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Lerner Publications, Jan 1, 2007 - Juvenile Nonfiction - 48 pages
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Like a slick, gray torpedo, a dolphin breaks the water's surface and leaps into a graceful arc. Its shiny skin glistens in the sunlight, just before it dives deeply again. Marine and river dolphins are highly social mammals that live in groups called schools in oceans and rivers. While many people are fascinated with dolphins, humans also have caused them harm. Fishing practices once decreased the number of marine dolphins. River dolphins are greatly affected by the pollution created by humans. Yet many people are working to protect dolphins and their natural habitats. Learn more in this edition of Nature Watch.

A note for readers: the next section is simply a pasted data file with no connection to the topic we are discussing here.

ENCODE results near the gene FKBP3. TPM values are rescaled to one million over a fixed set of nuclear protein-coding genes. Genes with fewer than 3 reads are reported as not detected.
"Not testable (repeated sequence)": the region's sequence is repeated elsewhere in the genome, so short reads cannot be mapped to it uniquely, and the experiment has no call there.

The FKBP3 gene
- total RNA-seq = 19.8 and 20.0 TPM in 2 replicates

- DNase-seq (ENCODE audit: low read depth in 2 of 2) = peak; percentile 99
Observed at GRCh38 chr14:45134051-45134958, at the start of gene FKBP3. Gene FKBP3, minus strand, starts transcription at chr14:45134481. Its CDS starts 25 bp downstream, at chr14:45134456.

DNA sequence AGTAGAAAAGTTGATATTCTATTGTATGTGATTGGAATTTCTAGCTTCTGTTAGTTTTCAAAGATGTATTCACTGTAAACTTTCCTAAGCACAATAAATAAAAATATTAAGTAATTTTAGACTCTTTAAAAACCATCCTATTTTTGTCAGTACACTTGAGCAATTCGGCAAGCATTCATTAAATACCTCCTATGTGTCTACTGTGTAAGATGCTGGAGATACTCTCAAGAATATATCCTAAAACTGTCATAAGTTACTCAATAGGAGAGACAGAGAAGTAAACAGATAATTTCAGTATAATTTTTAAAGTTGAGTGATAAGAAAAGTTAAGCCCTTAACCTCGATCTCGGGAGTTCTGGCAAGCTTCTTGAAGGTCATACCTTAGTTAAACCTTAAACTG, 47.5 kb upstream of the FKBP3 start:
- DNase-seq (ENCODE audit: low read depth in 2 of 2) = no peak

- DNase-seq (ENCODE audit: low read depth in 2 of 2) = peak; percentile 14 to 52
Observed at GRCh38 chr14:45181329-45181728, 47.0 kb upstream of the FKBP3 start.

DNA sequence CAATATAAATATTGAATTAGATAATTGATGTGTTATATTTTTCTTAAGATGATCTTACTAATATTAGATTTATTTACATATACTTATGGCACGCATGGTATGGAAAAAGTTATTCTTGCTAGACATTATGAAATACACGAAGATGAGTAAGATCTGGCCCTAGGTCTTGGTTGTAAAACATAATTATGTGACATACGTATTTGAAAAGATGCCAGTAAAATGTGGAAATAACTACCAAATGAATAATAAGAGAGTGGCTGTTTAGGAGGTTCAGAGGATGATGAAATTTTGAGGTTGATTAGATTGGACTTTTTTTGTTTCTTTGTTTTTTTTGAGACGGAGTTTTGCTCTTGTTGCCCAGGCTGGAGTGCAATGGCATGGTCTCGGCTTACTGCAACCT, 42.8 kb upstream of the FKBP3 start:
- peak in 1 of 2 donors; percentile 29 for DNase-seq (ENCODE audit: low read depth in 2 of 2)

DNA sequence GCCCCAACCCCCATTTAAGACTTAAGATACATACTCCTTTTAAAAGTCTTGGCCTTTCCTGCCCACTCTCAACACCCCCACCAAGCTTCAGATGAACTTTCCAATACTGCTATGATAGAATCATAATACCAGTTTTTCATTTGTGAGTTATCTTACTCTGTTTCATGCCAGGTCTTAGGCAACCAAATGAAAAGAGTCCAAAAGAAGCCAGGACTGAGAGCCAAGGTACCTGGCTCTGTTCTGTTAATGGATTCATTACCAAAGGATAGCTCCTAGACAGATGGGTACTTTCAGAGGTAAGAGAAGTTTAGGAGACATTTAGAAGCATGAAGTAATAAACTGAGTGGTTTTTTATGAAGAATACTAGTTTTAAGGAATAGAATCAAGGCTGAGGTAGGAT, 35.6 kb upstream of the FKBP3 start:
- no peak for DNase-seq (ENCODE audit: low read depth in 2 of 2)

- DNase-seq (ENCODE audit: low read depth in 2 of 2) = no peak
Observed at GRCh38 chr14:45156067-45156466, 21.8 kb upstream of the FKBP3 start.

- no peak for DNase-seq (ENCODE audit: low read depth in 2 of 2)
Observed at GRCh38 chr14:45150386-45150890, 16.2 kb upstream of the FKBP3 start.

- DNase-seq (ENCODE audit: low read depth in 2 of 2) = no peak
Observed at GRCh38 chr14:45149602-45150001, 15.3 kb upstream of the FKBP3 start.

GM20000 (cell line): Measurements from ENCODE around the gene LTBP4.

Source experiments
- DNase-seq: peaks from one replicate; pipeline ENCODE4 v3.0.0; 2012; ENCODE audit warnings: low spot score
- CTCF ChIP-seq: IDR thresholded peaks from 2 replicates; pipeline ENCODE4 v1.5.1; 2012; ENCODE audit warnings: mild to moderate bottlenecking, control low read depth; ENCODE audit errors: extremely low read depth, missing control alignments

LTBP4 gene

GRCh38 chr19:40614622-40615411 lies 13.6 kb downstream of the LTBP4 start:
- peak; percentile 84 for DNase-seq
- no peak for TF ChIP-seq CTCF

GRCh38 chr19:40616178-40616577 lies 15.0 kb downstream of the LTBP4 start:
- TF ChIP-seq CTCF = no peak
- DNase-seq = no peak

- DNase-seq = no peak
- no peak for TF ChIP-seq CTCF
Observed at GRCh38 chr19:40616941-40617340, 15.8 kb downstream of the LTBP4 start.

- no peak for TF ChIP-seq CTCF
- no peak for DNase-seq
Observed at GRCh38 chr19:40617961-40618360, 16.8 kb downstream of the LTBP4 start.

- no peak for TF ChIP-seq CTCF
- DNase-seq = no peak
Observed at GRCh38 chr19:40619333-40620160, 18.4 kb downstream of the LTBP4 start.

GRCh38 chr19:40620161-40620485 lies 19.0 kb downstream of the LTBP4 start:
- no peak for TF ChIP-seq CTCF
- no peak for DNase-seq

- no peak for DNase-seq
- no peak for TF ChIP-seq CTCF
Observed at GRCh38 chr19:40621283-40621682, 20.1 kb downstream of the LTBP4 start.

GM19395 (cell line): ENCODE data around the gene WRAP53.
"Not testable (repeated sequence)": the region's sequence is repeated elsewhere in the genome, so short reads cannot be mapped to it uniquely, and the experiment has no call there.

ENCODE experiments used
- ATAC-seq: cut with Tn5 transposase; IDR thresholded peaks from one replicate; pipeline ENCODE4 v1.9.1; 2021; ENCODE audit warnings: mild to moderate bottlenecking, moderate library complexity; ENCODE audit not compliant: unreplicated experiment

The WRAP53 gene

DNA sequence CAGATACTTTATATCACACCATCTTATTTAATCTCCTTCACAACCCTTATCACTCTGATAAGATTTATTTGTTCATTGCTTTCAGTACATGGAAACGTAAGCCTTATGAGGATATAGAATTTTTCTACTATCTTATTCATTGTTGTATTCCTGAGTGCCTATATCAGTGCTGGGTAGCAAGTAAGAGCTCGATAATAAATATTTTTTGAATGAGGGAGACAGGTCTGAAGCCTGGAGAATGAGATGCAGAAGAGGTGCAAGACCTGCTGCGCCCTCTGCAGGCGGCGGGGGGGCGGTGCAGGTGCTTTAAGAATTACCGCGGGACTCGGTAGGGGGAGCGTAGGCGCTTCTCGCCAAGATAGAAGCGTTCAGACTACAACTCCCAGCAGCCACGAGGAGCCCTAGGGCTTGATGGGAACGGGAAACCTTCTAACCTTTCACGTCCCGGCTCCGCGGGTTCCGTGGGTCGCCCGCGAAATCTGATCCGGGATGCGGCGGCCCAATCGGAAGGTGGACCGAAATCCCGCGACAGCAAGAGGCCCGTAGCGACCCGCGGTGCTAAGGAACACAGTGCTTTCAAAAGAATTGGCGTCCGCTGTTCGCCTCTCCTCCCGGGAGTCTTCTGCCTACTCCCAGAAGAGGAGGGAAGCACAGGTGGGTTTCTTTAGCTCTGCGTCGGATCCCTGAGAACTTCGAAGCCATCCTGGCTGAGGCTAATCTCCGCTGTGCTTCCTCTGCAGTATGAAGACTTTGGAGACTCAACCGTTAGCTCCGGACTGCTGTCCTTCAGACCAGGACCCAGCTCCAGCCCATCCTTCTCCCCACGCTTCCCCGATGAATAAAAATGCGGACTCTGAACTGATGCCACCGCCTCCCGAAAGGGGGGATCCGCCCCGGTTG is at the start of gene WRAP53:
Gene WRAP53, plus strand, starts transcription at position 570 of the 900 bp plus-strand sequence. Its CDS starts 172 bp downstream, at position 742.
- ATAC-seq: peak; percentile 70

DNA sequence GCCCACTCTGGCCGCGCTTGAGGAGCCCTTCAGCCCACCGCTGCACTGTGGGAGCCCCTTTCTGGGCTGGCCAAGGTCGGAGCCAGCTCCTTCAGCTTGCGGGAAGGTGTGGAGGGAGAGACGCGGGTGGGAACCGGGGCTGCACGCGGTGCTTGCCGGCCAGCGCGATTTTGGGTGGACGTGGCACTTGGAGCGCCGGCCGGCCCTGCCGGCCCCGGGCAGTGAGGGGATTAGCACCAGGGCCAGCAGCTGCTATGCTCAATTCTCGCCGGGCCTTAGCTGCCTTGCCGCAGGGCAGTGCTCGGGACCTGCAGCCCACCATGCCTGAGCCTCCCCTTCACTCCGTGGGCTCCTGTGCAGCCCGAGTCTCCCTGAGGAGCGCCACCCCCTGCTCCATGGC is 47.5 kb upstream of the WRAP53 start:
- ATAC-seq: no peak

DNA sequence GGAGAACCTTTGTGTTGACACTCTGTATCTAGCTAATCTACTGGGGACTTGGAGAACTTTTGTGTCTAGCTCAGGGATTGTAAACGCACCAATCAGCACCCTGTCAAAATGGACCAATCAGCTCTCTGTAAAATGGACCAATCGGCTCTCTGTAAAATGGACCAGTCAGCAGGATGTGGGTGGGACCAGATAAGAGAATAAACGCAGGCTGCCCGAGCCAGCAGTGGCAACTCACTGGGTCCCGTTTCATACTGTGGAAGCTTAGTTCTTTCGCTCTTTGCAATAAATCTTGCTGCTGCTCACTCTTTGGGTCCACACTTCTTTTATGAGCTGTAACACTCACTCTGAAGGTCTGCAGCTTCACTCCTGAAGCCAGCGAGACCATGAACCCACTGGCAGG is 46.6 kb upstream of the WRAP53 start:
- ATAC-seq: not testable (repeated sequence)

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User Review  - mahallett - LibraryThing

good pictures, interesting text. Read full review

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Page 45 - Kenneth, et al. The Hawaiian Spinner Dolphin. Berkeley: University of California Press, 1994.

About the author (2007)

Sally M. Walker's many award-winning books bring history and science alive for young readers. Her books include the Robert F. Sibert Medal winner "Secrets Of A Civil War Submarine: Solving the Mysteries of the H. L. Hunley" and the Revolutionary War story "The 18 Penny Goose" (an I Can Read Book). Ms. Walker lives in DeKalb, Illinois.

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